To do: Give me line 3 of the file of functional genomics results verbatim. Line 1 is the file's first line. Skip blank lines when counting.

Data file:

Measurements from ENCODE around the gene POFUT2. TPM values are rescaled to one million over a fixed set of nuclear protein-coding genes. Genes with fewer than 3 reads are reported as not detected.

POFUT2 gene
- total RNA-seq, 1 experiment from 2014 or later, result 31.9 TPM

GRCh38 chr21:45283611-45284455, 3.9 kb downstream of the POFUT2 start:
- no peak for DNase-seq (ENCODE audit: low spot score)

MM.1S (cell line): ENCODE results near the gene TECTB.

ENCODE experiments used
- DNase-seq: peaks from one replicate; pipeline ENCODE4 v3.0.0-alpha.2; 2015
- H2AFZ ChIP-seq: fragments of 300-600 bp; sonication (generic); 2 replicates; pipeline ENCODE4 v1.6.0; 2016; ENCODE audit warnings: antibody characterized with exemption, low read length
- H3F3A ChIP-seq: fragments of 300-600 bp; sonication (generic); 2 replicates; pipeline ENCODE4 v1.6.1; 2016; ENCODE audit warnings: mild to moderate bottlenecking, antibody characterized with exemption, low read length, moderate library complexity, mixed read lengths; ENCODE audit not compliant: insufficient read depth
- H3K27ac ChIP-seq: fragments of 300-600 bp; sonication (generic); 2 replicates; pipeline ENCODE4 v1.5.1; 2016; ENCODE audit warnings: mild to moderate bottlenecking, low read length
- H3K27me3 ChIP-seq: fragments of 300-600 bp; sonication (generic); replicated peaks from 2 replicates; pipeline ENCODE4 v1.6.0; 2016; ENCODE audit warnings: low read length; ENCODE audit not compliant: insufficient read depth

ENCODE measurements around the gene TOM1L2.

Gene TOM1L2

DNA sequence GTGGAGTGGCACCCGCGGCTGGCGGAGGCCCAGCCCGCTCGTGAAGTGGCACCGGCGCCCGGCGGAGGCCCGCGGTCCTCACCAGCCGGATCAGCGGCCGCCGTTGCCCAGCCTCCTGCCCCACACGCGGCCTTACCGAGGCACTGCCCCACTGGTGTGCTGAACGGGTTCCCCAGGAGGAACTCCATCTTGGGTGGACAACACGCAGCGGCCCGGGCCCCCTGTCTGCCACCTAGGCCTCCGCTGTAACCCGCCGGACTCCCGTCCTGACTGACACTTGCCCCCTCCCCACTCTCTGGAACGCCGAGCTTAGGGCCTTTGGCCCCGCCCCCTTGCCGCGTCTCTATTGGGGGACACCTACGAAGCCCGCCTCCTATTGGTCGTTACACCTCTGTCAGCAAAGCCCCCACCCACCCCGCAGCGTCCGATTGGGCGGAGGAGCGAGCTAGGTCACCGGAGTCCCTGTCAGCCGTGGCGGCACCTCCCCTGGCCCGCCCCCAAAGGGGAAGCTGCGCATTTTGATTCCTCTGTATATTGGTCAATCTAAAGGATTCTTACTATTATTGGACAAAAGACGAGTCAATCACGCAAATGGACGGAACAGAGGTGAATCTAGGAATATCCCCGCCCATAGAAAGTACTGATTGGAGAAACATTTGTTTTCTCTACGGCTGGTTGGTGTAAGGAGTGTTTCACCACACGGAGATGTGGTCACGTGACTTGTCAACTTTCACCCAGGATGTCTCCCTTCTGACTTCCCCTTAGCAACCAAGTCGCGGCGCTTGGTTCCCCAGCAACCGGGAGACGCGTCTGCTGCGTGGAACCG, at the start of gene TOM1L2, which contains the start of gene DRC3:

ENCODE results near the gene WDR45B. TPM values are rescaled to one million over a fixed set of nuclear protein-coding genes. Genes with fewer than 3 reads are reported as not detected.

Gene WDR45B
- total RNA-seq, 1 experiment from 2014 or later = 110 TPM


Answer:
- total RNA-seq, 1 experiment from 2014 or later, result 31.9 TPM